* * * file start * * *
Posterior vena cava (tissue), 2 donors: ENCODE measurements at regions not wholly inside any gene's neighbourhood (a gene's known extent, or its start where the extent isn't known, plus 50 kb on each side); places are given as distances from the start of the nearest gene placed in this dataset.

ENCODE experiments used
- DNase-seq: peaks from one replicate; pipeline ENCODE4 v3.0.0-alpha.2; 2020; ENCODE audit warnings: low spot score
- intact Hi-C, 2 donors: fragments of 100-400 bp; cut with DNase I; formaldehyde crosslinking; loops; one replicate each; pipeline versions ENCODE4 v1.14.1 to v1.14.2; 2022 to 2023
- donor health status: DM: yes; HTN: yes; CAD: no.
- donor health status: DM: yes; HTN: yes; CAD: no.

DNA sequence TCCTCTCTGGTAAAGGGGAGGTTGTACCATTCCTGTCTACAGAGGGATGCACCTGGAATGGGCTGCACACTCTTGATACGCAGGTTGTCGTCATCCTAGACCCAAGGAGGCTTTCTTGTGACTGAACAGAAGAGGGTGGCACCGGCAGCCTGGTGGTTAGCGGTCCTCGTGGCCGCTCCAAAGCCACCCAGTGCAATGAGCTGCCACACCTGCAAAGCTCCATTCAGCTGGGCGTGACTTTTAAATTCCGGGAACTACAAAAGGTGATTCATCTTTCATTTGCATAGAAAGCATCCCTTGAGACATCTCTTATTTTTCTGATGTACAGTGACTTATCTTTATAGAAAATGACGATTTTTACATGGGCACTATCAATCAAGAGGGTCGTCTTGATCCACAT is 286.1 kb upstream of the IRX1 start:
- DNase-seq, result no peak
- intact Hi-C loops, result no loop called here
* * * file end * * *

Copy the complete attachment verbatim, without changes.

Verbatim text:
Posterior vena cava (tissue), 2 donors: ENCODE measurements at regions not wholly inside any gene's neighbourhood (a gene's known extent, or its start where the extent isn't known, plus 50 kb on each side); places are given as distances from the start of the nearest gene placed in this dataset.

ENCODE experiments used
- DNase-seq: peaks from one replicate; pipeline ENCODE4 v3.0.0-alpha.2; 2020; ENCODE audit warnings: low spot score
- intact Hi-C, 2 donors: fragments of 100-400 bp; cut with DNase I; formaldehyde crosslinking; loops; one replicate each; pipeline versions ENCODE4 v1.14.1 to v1.14.2; 2022 to 2023
- donor health status: DM: yes; HTN: yes; CAD: no.
- donor health status: DM: yes; HTN: yes; CAD: no.

DNA sequence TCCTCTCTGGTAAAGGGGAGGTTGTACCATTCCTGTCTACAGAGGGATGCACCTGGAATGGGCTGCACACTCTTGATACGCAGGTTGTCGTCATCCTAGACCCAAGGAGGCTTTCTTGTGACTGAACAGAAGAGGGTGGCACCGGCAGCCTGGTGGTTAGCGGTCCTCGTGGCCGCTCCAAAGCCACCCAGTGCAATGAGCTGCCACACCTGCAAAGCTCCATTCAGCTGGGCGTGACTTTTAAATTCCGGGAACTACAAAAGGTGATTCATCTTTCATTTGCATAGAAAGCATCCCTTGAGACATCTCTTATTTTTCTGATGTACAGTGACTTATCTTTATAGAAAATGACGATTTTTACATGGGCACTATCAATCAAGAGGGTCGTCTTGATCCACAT is 286.1 kb upstream of the IRX1 start:
- DNase-seq, result no peak
- intact Hi-C loops, result no loop called here